• Support needs to sustainable. The processes, technology, talent, and materials used to support, repair, or reclaim the products (for recycling and material reclamation) at end of its lifecycle need to be sustainable.

That’s a lot of sustainability that is required up and down the chain. It’s much more than just identifying a “sustainable” supplier who hits ESG targets, favouring renewable materials, or using virtual work (from home) solutions to reduce the travel and office carbon footprint. And attacking it requires a lot more than just attacking the 5 Cap Gemini supply chain transformation levers of Evolution, Orchestration, Data, Technology, and Talent or the 6 McKinsey next-normal strategy focus areas of Agility, Quality, Sustainability, Resilience, Service, and Cost and Capital because buzz-words are not solutions and you can’t decipher all of these dilemmas at the 30,000 foot view.

In other words, while there are easy two-word answers for reconfiguring the global supply chain for greater supply chain assurance and more sustainability at the 30,000 foot level, when you dig into the details, it’s not so easy as you have dozens of facets to get right to truly optimize sustainability across the supply chain.

In future posts we will dig into a few of these areas as addressing them is a lot more complex than you might think!

There’s No Nearshoring Revolution on the Horizon!

the doctor recently saw a headline that the nearshoring revolution is just beginning, and while he wishes this were true (as he’s been preaching the need for a nearshoring revolution since Sourcing Innovation started, which, for those keeping track, was 17 years ago), it’s not.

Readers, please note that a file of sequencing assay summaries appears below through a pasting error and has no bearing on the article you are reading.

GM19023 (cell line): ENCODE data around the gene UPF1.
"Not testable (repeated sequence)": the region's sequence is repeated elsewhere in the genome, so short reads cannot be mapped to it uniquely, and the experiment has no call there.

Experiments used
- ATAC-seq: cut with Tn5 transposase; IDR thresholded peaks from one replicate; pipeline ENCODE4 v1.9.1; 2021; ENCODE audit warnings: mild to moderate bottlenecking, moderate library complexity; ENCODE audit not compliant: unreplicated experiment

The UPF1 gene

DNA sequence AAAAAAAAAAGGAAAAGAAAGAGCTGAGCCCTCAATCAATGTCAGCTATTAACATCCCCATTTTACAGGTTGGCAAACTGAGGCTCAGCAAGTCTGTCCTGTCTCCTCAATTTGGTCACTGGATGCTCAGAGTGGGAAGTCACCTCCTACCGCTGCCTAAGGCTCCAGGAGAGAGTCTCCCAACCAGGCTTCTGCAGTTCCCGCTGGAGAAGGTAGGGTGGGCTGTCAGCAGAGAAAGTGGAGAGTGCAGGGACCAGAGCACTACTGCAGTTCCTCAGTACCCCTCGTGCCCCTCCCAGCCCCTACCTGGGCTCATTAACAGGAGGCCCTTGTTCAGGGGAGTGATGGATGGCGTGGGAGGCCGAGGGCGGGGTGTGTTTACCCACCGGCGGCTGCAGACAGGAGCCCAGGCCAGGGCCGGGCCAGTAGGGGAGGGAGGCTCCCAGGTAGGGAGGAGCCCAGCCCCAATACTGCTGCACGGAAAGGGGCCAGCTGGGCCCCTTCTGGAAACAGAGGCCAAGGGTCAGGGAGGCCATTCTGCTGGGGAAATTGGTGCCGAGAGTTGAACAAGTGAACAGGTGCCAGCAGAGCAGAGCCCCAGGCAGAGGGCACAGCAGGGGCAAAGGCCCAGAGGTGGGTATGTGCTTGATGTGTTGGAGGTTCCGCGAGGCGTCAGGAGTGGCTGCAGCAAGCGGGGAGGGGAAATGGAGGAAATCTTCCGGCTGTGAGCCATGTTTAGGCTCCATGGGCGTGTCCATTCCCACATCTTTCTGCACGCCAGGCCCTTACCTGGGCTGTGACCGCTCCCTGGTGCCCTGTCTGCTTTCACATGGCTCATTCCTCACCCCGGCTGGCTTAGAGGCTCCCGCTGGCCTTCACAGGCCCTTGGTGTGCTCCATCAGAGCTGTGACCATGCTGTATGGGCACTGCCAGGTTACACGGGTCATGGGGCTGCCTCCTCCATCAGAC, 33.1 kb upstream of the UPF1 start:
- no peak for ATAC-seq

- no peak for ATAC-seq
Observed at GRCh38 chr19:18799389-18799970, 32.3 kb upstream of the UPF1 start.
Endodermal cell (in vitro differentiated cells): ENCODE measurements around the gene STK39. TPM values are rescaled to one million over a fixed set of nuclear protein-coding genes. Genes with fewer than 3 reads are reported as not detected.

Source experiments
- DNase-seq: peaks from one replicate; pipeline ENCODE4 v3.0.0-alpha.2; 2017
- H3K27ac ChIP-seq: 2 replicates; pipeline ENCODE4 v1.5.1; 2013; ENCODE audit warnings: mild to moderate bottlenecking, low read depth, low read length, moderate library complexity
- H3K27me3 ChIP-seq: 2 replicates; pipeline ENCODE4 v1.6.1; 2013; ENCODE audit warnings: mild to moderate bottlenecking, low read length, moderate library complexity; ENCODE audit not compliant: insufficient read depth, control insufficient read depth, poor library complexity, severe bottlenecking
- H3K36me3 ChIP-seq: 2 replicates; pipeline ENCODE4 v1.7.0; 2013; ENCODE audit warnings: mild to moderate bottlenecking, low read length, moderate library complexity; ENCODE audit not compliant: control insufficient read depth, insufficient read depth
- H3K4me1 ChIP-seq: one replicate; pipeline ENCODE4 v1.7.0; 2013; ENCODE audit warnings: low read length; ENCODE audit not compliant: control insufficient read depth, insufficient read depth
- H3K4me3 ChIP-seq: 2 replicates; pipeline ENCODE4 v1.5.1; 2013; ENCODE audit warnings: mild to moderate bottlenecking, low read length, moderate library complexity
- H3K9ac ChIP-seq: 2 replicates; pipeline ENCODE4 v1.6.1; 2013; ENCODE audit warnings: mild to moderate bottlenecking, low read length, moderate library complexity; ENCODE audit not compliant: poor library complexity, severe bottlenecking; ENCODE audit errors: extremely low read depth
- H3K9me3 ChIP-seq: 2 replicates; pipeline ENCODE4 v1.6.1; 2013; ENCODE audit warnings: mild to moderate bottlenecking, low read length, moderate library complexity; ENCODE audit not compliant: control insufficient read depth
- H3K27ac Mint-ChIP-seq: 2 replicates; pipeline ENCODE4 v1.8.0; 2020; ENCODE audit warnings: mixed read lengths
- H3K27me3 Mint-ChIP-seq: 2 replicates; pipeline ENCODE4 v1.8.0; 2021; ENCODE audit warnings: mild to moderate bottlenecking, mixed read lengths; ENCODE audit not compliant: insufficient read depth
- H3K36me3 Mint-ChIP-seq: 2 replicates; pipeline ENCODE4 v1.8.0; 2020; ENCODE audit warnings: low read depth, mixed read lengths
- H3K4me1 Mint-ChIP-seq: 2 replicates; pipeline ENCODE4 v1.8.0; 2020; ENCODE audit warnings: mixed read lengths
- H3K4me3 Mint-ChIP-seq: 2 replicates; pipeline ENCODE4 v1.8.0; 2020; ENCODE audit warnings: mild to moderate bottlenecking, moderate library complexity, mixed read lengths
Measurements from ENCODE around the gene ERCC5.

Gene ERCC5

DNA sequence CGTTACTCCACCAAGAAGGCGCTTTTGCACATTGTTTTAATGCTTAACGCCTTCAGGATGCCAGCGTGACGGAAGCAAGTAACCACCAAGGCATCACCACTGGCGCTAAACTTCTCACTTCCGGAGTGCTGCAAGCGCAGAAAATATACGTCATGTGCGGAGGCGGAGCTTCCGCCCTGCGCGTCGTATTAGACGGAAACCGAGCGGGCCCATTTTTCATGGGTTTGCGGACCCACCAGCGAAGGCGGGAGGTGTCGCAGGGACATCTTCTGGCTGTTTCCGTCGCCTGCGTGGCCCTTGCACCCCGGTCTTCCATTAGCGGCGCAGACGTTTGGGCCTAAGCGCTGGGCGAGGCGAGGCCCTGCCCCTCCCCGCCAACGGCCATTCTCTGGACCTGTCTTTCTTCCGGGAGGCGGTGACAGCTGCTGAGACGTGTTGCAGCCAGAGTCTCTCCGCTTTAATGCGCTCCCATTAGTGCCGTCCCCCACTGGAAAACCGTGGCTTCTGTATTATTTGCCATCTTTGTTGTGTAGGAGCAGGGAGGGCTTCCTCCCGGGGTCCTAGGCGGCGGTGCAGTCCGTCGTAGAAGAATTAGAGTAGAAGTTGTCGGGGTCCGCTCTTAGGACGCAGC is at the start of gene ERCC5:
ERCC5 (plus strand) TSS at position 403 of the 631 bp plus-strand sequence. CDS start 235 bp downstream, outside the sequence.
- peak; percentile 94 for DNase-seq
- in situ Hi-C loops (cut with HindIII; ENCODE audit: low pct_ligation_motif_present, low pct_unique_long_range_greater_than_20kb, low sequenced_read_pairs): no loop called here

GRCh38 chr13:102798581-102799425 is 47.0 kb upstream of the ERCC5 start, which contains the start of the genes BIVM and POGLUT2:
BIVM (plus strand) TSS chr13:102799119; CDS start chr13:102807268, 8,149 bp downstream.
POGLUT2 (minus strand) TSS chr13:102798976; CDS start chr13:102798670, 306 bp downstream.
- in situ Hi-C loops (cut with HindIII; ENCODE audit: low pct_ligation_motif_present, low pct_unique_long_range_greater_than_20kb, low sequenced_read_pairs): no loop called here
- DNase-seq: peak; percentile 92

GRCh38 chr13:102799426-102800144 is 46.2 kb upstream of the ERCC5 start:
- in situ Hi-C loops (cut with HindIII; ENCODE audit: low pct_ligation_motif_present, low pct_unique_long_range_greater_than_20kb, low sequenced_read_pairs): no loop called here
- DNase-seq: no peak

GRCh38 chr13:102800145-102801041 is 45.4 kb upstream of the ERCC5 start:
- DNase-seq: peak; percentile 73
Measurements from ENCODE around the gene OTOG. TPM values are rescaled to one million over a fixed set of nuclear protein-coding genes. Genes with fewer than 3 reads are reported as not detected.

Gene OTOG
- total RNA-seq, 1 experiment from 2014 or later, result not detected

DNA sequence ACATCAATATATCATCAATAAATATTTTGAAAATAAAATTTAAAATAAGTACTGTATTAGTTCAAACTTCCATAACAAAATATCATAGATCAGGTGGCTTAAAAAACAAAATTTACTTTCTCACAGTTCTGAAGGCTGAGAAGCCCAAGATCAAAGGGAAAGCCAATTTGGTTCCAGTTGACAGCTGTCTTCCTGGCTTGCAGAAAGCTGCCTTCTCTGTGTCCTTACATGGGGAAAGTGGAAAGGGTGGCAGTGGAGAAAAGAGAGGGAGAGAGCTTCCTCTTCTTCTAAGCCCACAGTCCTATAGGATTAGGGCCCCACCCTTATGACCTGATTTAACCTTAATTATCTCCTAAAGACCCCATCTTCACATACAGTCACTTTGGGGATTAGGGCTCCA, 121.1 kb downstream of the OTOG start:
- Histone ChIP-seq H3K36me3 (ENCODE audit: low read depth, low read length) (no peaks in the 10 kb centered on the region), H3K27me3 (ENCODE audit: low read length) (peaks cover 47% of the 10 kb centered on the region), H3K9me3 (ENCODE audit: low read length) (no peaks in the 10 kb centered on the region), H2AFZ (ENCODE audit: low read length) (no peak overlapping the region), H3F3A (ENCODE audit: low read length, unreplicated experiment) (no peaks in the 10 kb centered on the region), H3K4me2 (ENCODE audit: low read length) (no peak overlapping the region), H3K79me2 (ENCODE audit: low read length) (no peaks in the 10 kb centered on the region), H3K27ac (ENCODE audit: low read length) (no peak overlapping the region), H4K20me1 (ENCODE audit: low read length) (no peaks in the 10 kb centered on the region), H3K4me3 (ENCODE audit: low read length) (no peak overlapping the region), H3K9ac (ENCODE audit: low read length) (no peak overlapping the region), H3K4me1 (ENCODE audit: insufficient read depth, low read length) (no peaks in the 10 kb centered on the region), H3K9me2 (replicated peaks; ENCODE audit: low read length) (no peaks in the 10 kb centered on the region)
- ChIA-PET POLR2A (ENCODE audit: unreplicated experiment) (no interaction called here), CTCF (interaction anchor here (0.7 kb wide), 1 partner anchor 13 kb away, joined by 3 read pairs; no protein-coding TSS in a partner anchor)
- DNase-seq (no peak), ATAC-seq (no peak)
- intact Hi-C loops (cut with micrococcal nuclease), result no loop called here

A few progressive thought-leading innovators are doing it, but a few is not a revolution. It’s just a few people and organizations who are both willing to do the right thing and wealthy enough to
a) pay for all the upfront costs (where the return may not be recouped for years) involved in shifting a supply chain, bringing new factories online or upgrading those that have been offline for years (or decades) and
b) not be beholden to investors, shareholders, or Wall Street demanding profits now.

The reality is that reorganizing supply chains has a large upfront cost and when most corporations are beholden to shareholders who want profit now, Private Equity firms who want profit now, and Venture Capitalists who want profit now, the last thing they want is upfront cost. They want margin, and the best margins are finding the lowest cost of supply out there and using that, even if it means continuing to source from halfway around the world with all the risks involved (and the losses that would accompany any of those risks), especially if you can buy supply chain insurance at a reasonable cost.